Dutch football writer Elko Born analyses a dark period for Ireland's next opponents
It was a state of confusion. The Netherlands were playing a Euro 2016 qualification match against the Czech Republic, and despite his promise not to return to the system that had brought Louis van Gaal so much success at the World Cup in Brazil, Guus Hiddink had set up his team in a defensive 5-3-2 formation.
After a mere 40 minutes, however, the newly appointed manager panicked. The Dutch were 1-0 behind and the defensive solidity Hiddink had tried to achieve by playing five defenders was nowhere to be found. A centre back was taken off for a winger. Back to 4-3-3 it was.
About three months earlier, the Dutch had beaten reigning world champions Spain 5-1. They had managed to do this by ditching the famed ‘Dutch school’ of football, characterised by attacking intentions and a 4-3-3 formation, and resorting to a reactive, counter attacking setup. Now, they found themselves in an identity crisis. As Van Gaal had made abundantly clear, the squad simply wasn’t strong enough to even come close to the ‘Total Football’ the fans craved. Hiddink’s half-hearted attempt to use Louis van Gaal’s final tactical resort didn’t work either.
It was a conundrum Hiddink couldn’t solve. About nine months after losing the Netherlands’ match against Czech Republic 2-1, he parted ways with the Dutch FA. His assistant, Danny Blind, succeeded him. But results didn’t improve. After a disastrous string of results, Blind’s team failed to even qualify for Euro 2016. By now, the Netherlands’ little identity crisis had evolved into a full scale calamity. Like Hiddink before him, Blind simply couldn’t figure out how to get the Oranje back on track. On the pitch, his players demonstrated nervousness and confusion more than football prowess.
Netherlands manager Louis van Gaal (right) and his then assistant manager Danny Blind. Picture by: Nick Potts / EMPICS Sport
So what now? The Dutch FA decided to stick with Blind, despite the lack of faith in him among the Dutch public. Beyond that, they’re taking various measures. As a short term boost, they hired former PSV, Sunderland and Netherlands manager Dick Advocaat as Blind’s assistant. Looking to build a new foundation over the longer term, they also released a 50-page document outlining their strategy for improving the state of Dutch football.
Advocaat’s appointment has raised some questions. While he’s an experienced and respected manager, is the veteran truly the right person to take the Netherlands into a new direction? Similarly, the strategy document has failed to produce much enthusiasm among critics. Despite all the talk of ‘winning mentality’ and ‘aggressive pressing’, there is a sense the Dutch FA do not really know what they are doing.
This, then, seems to be the crux of the matter. While the Dutch once developed an entirely new way of thinking about football, they now seem to be stumbling, basing their ideas on guess work rather than vision. Gone are the days of the Netherlands showing the rest of the world how the game should be played. It’s 2016, and the Netherlands have been surpassed by the countries surrounding them.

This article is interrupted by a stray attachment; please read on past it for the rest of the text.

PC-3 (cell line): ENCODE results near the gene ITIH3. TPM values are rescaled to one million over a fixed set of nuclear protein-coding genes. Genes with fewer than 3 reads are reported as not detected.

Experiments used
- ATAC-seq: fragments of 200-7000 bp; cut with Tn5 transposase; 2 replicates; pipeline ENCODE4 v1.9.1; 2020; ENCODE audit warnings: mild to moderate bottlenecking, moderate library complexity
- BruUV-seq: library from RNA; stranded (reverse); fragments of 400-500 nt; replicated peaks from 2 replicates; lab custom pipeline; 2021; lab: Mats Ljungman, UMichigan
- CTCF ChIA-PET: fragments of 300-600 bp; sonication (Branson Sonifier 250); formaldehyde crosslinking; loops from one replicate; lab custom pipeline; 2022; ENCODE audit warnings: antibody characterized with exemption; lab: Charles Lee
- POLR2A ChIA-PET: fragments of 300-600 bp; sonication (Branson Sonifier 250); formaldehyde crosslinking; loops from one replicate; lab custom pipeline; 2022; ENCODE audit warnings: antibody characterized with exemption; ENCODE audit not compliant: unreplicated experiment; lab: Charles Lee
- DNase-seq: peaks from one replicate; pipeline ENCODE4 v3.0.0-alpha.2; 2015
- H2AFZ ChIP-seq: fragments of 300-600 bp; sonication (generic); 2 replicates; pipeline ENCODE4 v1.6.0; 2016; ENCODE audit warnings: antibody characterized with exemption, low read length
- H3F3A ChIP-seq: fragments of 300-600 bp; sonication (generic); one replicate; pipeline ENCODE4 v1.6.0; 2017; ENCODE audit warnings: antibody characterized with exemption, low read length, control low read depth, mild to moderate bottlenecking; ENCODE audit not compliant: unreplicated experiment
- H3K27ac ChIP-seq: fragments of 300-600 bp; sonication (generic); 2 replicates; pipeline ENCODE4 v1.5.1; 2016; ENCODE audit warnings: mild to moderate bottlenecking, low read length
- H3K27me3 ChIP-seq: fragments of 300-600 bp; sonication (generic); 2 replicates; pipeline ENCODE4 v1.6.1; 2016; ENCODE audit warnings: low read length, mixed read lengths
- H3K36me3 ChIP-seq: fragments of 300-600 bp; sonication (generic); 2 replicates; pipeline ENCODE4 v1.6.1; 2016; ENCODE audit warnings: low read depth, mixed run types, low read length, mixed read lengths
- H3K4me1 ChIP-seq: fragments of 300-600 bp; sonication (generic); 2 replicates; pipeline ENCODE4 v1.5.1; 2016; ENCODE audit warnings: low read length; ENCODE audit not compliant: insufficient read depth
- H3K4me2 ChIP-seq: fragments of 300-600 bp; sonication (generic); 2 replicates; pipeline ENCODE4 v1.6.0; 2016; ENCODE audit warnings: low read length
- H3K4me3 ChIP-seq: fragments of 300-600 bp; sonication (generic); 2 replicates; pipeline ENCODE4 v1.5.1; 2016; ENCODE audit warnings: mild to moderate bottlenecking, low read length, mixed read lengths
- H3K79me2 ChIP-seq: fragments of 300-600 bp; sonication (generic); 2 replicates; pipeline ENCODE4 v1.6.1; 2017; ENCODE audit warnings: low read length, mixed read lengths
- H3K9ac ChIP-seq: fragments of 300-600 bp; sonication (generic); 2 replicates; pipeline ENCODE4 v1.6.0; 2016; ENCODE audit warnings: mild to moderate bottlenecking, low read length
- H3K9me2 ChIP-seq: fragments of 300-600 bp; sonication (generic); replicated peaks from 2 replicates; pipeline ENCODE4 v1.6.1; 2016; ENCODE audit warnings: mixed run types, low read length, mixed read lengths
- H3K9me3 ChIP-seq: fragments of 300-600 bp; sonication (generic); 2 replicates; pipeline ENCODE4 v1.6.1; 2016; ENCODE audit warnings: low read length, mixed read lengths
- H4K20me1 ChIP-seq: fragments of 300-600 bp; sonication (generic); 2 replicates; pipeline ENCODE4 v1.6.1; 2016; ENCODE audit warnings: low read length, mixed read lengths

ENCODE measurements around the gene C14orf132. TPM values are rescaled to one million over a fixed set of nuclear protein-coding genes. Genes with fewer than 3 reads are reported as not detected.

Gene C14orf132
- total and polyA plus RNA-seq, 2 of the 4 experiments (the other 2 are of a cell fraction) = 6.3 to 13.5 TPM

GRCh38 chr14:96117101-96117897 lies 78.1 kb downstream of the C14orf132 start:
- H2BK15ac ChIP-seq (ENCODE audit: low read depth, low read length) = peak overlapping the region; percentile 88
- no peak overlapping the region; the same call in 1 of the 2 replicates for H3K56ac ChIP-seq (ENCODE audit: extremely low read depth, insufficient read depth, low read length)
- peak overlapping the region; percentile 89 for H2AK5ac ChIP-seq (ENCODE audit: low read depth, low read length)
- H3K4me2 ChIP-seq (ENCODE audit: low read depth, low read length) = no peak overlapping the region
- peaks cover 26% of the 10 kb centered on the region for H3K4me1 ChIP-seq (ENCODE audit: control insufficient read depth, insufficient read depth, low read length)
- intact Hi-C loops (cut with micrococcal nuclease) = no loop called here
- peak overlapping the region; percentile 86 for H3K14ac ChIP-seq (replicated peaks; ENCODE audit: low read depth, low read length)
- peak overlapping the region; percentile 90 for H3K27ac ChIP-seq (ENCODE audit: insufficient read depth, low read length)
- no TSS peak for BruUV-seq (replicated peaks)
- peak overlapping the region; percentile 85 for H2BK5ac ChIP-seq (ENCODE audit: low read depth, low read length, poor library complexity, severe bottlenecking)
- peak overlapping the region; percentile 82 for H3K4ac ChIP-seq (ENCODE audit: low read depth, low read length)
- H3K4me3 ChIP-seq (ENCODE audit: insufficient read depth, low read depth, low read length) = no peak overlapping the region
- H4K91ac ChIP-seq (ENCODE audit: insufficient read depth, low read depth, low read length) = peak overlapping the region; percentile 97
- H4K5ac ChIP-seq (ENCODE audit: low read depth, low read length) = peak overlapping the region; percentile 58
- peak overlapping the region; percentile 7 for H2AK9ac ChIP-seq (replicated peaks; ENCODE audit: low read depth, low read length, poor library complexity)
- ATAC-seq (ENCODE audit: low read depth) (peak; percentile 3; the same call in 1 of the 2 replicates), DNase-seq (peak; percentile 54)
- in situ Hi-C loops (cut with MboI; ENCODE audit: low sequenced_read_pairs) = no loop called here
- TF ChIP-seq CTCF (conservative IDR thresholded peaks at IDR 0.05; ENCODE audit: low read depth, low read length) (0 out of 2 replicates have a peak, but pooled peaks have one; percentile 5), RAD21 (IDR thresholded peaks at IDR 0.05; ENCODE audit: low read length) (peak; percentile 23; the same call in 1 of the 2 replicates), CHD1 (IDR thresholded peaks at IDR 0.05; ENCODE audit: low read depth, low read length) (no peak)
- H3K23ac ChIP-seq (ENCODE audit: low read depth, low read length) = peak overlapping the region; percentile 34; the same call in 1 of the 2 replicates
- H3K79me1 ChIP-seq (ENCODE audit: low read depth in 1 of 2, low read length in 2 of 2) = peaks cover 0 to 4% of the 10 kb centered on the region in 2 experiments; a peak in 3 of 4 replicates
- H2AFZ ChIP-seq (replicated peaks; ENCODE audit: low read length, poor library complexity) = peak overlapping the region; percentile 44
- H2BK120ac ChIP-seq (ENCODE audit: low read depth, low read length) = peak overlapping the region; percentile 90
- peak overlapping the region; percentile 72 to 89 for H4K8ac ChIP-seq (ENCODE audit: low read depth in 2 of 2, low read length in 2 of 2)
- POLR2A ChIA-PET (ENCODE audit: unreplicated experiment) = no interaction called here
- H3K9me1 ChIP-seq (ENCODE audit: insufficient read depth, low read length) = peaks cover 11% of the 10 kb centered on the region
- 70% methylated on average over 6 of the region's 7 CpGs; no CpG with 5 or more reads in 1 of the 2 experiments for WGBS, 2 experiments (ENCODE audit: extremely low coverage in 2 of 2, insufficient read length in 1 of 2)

Where is the Dutch Guardiola? Why is there no proper successor to Louis van Gaal, the last Dutch manager to truly influence football’s reigning tactical paradigm? In club football around Europe, managers like Diego Simeone (at Atletico Madrid) and Jurgen Klopp (at Liverpool) have been busy modernising the way the game is played. But over in the Netherlands, Danny Blind seems to be stuck in the past, not elevated but hindered by grand ideals about beautiful and attacking ‘Total Football’.
The Netherlands' Head Coach Danny Blind (left) and his son Daley Blind during a press conference at Wembley Stadium, London. Picture by: Adam Davy / PA Wire/Press Association Images
Meanwhile, Dutch football fans have a long summer ahead of them. The colour orange will be nowhere to be seen at Euro 2016, and to make matters worse, long time rivals Germany or Belgium might just go ahead and win it. Nationalism has a bad reputation in the Netherlands, but major international tournaments often provided a unique opportunity to wave around the national flag. But not this year. Forced to spectate from the sidelines, the summer of 2016 might become a summer of embarrassment rather than a summer of national pride.
Will the summer of 2018 be different? Will the Dutch have found their way back to the top by the time the World Cup in Russia comes around? This remains to be seen. The Netherlands’ last great batch of players, among whom were Robin van Persie and Arjen Robben, will be finishing their careers around that time, and a new great generation has not yet presented itself. There are signs of potential, but talented players like Riechedly Bazoer (of Ajax) and Jetro Willems (of PSV) are too young to be truly relied upon, while the promising Memphis Depay has failed to make much of an impression in the Premier League at Manchester United.
The death of Johan Cruyff, then, carries extra significant symbolic meaning. Now that the legendary number 14 is gone, the Dutch are in desperate need of a new prophet-like figure, both on the sidelines and on the pitch.
Until the next truly innovative manager comes around, however, it seems unlikely this tiny country will be able to impose themselves on the rest of the world like they did in from the 1970s onwards. All in all, there is a feeling the country’s prominent role in football might be a thing of the past for good. No longer a beacon for other football nations, the Dutch will now have to follow rather than lead.